Sunday, October 14, 2018


Elgie Tapp's barn.
  He was a neighbor down from Chicago to central Missouri in the 50's to purchase 200 acres to farm with mules and raise a family.  Refractory clay was found on the land,  and extracted to form four fish ponds (after) and at 20 cents a ton was enough to purchase a tractor and mechanized equipment.

The barn and he are gone now but the structure lasted as long as it could with a compromised roof.
Made of  local oak and nailed when oak was new and soft.  Over the years oak becomes very hard and must be drilled before a nail is possible.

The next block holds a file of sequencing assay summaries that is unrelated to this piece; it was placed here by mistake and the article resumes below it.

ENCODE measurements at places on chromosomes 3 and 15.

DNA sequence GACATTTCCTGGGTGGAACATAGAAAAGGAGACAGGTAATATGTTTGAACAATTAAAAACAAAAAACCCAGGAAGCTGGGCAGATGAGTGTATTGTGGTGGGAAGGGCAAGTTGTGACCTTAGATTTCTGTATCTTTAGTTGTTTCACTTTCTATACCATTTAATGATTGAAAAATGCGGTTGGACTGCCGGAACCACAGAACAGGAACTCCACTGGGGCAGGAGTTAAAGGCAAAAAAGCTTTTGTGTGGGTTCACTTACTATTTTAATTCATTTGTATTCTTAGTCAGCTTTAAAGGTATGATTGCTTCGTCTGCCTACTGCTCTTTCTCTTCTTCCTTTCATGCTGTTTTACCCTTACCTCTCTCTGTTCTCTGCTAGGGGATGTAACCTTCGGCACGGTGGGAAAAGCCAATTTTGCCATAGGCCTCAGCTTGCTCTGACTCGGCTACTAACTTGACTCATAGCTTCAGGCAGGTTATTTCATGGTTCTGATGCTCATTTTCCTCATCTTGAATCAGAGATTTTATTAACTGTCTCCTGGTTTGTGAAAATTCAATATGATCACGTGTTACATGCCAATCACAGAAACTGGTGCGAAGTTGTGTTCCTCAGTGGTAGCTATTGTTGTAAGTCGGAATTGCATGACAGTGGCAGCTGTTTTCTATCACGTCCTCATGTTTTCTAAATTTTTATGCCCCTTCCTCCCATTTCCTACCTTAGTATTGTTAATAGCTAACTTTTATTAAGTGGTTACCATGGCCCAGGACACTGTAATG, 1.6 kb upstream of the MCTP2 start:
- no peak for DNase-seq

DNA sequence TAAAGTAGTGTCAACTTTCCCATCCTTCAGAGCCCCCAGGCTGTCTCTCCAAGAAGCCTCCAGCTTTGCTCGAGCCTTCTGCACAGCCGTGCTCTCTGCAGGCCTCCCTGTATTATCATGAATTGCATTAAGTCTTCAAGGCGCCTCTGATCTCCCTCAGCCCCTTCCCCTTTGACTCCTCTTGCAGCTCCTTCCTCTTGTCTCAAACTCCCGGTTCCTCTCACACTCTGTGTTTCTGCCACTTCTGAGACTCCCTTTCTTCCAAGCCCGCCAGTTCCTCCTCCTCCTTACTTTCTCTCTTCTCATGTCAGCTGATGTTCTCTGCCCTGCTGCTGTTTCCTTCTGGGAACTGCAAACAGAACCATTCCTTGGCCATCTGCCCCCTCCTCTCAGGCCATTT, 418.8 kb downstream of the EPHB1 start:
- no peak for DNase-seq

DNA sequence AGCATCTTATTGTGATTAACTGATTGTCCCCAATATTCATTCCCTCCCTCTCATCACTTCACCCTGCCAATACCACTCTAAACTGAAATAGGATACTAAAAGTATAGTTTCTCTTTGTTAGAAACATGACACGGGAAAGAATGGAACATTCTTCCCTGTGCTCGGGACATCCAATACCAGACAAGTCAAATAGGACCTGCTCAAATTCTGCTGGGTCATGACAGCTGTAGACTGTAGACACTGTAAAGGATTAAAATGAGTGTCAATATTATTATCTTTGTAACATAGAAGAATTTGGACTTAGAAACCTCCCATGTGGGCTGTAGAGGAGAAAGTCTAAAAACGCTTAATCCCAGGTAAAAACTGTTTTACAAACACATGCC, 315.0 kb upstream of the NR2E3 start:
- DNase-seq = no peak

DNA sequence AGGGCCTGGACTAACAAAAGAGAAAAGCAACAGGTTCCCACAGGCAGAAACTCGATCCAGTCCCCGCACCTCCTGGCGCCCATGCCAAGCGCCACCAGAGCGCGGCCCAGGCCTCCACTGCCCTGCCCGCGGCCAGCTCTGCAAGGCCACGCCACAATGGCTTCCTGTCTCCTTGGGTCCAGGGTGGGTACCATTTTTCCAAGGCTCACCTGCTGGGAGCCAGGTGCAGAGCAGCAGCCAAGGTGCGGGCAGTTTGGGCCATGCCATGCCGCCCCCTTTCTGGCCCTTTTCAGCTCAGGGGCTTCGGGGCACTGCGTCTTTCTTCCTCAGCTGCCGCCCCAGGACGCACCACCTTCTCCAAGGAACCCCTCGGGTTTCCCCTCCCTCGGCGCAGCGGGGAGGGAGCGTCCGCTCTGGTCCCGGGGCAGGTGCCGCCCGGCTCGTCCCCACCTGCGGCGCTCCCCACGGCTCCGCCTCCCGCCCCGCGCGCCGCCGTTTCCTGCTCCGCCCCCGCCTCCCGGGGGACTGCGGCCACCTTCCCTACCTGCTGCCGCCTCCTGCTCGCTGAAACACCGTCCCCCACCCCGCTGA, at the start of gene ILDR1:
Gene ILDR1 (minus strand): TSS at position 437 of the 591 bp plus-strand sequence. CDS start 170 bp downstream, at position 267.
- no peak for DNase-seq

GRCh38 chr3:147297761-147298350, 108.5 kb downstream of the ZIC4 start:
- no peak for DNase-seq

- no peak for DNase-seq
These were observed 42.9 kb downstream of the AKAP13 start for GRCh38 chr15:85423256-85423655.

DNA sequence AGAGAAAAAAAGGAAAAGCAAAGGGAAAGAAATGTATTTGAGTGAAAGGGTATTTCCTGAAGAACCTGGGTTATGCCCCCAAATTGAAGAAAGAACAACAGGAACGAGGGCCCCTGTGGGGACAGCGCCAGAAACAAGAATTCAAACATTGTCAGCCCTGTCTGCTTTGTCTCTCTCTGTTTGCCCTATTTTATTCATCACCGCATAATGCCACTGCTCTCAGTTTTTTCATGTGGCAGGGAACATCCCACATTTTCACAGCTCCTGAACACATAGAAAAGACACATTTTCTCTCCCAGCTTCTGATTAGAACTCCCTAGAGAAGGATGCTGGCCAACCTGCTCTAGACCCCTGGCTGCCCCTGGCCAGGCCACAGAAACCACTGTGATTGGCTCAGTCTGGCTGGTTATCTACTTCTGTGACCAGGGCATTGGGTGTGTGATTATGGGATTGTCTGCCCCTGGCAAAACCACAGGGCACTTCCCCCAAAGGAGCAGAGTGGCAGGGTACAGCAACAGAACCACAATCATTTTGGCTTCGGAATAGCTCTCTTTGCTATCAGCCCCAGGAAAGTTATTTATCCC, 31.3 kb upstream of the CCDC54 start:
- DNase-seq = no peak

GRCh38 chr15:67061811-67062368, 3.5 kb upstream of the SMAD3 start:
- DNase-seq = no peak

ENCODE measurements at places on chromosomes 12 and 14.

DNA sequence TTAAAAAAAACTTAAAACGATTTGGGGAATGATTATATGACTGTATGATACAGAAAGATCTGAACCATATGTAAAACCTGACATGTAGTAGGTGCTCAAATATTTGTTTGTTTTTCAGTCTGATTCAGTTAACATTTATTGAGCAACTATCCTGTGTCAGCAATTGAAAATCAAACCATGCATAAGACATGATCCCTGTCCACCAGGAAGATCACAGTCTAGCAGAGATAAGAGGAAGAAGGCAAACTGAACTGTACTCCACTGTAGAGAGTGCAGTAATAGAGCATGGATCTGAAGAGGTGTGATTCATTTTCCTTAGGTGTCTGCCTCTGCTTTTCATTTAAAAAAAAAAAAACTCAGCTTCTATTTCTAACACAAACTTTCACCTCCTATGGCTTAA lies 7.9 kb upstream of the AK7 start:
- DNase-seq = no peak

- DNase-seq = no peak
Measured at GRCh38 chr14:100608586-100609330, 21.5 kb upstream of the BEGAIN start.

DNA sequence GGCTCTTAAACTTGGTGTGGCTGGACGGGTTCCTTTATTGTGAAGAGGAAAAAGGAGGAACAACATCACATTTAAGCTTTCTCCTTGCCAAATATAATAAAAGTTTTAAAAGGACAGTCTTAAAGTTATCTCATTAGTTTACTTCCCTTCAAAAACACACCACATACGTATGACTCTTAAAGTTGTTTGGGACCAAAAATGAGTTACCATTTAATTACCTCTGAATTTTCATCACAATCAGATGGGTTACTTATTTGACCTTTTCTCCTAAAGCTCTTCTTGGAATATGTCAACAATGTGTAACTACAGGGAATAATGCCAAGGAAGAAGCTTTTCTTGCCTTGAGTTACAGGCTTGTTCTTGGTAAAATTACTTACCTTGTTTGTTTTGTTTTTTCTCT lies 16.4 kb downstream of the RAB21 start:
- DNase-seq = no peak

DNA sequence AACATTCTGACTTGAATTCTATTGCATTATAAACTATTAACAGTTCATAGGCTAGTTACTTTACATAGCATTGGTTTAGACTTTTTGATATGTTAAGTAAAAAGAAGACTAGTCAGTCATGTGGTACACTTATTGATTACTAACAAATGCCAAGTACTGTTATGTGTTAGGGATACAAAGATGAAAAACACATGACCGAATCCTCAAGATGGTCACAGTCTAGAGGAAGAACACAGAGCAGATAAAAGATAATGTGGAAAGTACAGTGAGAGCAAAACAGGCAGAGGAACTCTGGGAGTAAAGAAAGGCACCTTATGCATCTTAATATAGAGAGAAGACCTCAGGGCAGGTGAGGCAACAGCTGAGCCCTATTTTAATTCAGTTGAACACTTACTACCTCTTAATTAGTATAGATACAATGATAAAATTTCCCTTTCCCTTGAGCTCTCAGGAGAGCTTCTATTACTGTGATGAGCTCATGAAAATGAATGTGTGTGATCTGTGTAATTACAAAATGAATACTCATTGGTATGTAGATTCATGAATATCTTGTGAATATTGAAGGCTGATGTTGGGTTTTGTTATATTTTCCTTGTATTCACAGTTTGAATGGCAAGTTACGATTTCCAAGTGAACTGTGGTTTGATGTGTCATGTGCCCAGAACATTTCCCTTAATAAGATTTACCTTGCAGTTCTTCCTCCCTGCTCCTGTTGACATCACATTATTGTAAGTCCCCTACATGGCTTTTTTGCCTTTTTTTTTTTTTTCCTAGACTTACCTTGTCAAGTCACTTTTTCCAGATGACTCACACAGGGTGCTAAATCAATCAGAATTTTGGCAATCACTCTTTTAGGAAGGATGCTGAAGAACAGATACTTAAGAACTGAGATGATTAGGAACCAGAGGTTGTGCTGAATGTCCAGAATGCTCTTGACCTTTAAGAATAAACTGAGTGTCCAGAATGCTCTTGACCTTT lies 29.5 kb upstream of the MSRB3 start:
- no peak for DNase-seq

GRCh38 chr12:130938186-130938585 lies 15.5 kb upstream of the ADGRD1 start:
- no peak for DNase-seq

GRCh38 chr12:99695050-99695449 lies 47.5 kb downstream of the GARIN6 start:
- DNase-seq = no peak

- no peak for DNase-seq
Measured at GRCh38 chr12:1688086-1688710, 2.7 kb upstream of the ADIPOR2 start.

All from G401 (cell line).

Oddly enough I found a poem about barns:


What holds up
the toothless barns;
their sun-bleached beams
textured and warmed
to the touch;
alive with memories
and long forgotten hay?

Oh, those winds, do blow
howling through
each opening
trying to force open,
the resistance of owls-
eyes and feathers
softly occupying
rafters without pigeons

You’ve sloped,
here and there,
into the body
of the landscape,
surrounding you

You’ve sheltered
young lovers, vagrants,
and beer-drinking youth
in your senior years
Loyal and steadfastly
upholding your purpose-
refusing to retire

Your beautiful bleached bones
familiar etchings
across lines
where land meets
blue skies-

The sun
sets and rises
around you-
You, that
holds time